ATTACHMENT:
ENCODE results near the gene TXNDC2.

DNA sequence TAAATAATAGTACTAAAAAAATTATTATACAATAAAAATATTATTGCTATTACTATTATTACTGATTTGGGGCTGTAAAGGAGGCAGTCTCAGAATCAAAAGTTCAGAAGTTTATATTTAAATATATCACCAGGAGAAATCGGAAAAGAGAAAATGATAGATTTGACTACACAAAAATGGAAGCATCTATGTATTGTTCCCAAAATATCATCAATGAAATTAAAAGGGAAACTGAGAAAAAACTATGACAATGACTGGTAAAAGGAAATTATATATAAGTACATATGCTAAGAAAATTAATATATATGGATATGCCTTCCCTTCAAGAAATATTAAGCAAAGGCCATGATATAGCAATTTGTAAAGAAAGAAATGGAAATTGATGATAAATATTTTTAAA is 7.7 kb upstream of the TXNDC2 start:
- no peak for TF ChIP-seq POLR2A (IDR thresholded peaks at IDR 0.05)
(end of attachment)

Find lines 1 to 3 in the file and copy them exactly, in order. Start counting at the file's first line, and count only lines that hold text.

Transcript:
ENCODE results near the gene TXNDC2.

DNA sequence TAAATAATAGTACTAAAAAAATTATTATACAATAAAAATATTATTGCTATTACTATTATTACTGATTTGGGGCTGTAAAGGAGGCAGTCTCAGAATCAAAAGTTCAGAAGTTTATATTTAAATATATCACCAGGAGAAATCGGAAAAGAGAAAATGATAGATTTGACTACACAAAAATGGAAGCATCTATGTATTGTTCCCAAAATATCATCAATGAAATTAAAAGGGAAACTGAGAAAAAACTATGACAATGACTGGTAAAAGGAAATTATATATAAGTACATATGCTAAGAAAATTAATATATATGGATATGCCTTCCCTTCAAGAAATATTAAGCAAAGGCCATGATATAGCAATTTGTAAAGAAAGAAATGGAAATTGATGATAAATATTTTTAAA is 7.7 kb upstream of the TXNDC2 start:
- no peak for TF ChIP-seq POLR2A (IDR thresholded peaks at IDR 0.05)